In this day we went to the next to Dubai emirate – Abu Dhabi and its extraordinary Sheikh Al Zayed mosque.
Naturally, there are many more thing to visit but we hadn’t much desire for them.I will tell about them with few words, just to know if you make plans, but now the beginning of this travel diary 🙂
We wanted to visit the mosque at the late afternoon so we could see it in its night lightning when it’s just amazing.
We got our tickets in advance, I recommend to do the same since the mosque is visited by a huge number of people ant the first to enter are the ones with online tickets.
The entry is free but you register at the mosque site for a selected time. Here it is, you can get every information you may need, especially the proper clothing and attitude. But more about this later…
You can get to Abu Dhabi by rental car, a tour or public transport. We chose the last and it was easy and comfortable.
You just had to get to the Ibn Battuta bus station (it is reached by the red line of the metro) and to wait for the E101 bus. You can use your NOL card as ticket, one way is 25 Dirhams. The trip takes about an hour and forty minutes and on the road there was nothing worth showing 🙂
You arrive in the Abu Dhabi bus station which looked a lot worse than the one in Dubai.
Meaning ‘Land of the Gazelle’ in Arabic, Abu Dhabi was founded when a young antelope led a wandering tribe to fresh water, on an island with no more than 300 palm (‘barasti’) huts, a few coral buildings and the Ruler’s fort. This simple island settlement has since been transformed into the modern, cosmopolitan city of Abu Dhabi and the high-rise capital of the United Arab Emirates.
To the Sheikh Al Zayed Mosque you can get by public transport or a taxi. Bus 94 stops right in front of the station and its last stop is the mosque. You can’t buy tickets from the driver, you can get them from a machine at the station. Unfortunately, the minimum price is 10 Dirhams but the ticket to the mosque is 2. Nevertheless, it’s your only choice.
After about thirty minutes ride you reach the mosque and this magnificent building is right in front of you.
The Sheikh Zayed Grand Mosque stands out as one of the world’s largest mosques, and the only one that captures unique interactions between Islam and world cultures. Sheikh Zayed’s vision for the Grand Mosque was to incorporate architectural styles from different Muslim civilizations and celebrate cultural diversity by creating a haven that is truly diverse and inspirational in its foundation. The mosque’s architects were British, Italian and Emirati, and design inspiration was borrowed parts of Turkey, Morocco, Pakistan, and Egypt among other Islamic countries, revealing a glistening architectural marvel with an astonishing capacity of 40,000 worshipers and visitors.
This is the entrance in the beginning of the park and not close to the mosque itself. Don’t get mistaken, you can’t enter anywhere else.
The entrance is underground with few shops, fast food stalls and restrooms. You have to walk a lot and go through few security checks and a place where you can get clothes if you are not dressed properly. The decoration inside is quite beautiful also.
Here you can see the allowed clothes. If you are not dressed accordingly you have to get some of the free ones, the men as well as the women:
I was with a long skirt and a scarf but had to get one also. Here I am:
There are 82 domes of various sizes and the largest is located in the center of the main prayer hall. The design elements include pure white marble cladding; onion shaped ‘crowns’ and crescent shaped finials decorated with gold-glass mosaic. The elongated windows allow the natural light to enter the prayer halls.
The inside of the domes feature traditional Moroccan artwork which has been made from reinforced plaster. Encircling the inside of the domes are verses from the Holy Quran which are also molded from GRG and painted in gold colour.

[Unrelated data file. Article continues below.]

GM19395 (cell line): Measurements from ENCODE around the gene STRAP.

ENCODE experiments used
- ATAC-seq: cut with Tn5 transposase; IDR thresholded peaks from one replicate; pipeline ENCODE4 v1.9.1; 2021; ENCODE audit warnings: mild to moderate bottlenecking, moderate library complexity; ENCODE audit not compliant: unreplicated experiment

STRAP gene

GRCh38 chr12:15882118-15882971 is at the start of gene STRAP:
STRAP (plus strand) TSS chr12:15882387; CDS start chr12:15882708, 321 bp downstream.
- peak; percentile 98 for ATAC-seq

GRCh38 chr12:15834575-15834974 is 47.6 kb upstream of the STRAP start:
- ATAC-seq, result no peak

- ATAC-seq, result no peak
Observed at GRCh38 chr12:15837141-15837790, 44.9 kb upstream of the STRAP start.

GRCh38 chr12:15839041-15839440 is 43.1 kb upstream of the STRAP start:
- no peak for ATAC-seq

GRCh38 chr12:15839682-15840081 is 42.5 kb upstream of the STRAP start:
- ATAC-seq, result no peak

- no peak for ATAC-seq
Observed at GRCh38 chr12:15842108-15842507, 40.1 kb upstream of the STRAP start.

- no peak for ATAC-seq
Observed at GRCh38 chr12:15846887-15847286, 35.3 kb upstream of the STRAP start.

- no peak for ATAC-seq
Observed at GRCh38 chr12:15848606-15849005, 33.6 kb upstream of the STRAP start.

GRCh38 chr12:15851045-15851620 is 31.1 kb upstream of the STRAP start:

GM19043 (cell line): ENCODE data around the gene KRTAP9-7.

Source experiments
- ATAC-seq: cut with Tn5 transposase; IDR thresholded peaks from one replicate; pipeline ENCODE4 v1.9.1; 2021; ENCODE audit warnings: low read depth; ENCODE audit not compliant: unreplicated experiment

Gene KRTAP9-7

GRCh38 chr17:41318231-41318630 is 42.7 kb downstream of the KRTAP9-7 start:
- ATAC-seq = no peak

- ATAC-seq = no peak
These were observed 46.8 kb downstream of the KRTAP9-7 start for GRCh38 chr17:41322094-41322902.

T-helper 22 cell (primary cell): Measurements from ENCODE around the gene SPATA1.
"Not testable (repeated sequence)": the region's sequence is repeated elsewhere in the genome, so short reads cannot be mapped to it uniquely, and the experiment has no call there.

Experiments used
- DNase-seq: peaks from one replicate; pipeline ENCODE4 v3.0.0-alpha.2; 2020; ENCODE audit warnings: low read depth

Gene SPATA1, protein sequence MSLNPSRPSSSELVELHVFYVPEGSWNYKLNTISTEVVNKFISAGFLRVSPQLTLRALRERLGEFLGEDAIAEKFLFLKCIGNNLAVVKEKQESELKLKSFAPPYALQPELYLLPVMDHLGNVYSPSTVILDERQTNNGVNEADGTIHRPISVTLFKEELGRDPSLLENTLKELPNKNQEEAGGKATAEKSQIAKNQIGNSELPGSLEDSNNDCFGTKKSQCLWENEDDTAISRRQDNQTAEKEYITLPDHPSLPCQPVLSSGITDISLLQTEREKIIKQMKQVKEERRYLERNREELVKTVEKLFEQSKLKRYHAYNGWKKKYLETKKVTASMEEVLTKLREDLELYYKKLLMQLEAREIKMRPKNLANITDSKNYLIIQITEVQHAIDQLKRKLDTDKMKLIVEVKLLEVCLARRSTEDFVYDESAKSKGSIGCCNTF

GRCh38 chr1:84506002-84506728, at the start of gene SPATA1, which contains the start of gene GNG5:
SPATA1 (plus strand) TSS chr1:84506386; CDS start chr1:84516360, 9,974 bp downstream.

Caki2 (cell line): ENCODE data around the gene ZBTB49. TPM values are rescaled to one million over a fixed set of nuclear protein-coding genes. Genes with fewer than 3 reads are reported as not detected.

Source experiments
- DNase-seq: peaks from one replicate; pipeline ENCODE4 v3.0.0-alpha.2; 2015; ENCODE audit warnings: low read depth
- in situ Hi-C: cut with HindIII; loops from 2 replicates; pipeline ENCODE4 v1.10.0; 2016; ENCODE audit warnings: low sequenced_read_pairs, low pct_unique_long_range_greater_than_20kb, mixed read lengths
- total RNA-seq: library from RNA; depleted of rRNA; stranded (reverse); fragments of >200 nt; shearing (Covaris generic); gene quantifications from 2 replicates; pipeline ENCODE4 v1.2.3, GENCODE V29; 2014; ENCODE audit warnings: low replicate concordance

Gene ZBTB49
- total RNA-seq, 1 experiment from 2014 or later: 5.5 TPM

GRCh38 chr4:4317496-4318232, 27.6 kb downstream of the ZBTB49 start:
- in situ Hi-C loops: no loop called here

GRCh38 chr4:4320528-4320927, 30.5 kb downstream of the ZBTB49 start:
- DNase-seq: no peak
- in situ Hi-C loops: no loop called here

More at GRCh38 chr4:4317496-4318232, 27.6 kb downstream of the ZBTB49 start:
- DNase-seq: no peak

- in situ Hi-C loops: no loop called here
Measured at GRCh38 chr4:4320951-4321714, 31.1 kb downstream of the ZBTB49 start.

Other domes are found on the grand gated entrance and other entrances. There are also fourteen green glass domes incorporated into the roof of the underground male and female ablution facilities. They are visible above ground and are an important feature of the Mosque’s Islamic garden design.
The Sheikh Zayed Grand Mosque has four minarets, each of which is around 106 meters high. The minaret has been the most significant component of Islamic architecture across the ages. Each minaret is made-up of three different geometric shapes. The first is a square that forms the minaret’s base built according to the Arabic Moroccan architectural styles, as well as the Andalusian and the Mameluke styles. The second has an octagonal shape, which is a design that goes back to the Mameluke era. The third holds a cylindrical shape, which emerged during the Ottoman era. The crowning lantern covered with gold-glass mosaic goes back to the Fatimid era.
The word “Minaret” derives from the Arabic word “Manarah”, meaning lighthouse, so it is fitting that the library, a source of knowledge and education, is uniquely located at the minaret. It is the only library to be found in a minaret.
The mosque is surrounded by rectangular pools tiled in different shades of blue, which extend over 7874 m2. They reflect the mosque’s magnificent arcades and columns and become even more spectacular by the lighting at night.
The courtyard (Sahan) is usually found in larger ‘Grand’ mosque structures. It is an open area, usually has a shape of square or rectangular. The courtyard is used by worshipers during significant Islamic prayers and large gatherings such as the holy month Ramadan, Eid Al-Fitr (Feast of Breakfast) and Eid Al-Adha (Feast of Sacrifice). The courtyard can accommodate up to 31000 worshipers and the area is approximately 17400 square meters.
Many thousands of finest marble pieces make up the design including beautiful floral elements and mosaic. The designs were illustrated by British artist “Kevin Dean”.
The edges adorned using different types of flowers that grow in the Middle East such as Tulip, Lily and Iris.
External Columns: The arcades of the Sheikh Zayed Grand Mosque are flanking by thousands of columns, which are made of white marble panels, inlaid with precious and semi-precious stones such as lapis lazuli, red agate, amethyst, abalone shell and nacre. Their overall design has been inspired from a valued tree throughout Arabia, the date palm. From the golden capitals (anodized aluminum colored with golden color) which are in the shape of a palm treetop.
The Sheikh Zayed Grand Mosque has 1096 columns around the arcade. Each piece was hand-carved and inlaid by craftsmen here on site and they used a special inlay technique called “Pietra Dura” which began firstly in Italy 16th century and reached Mughals in the early 17th century, and perhaps the most exquisite example is the columns of “Taj Mahal” in India.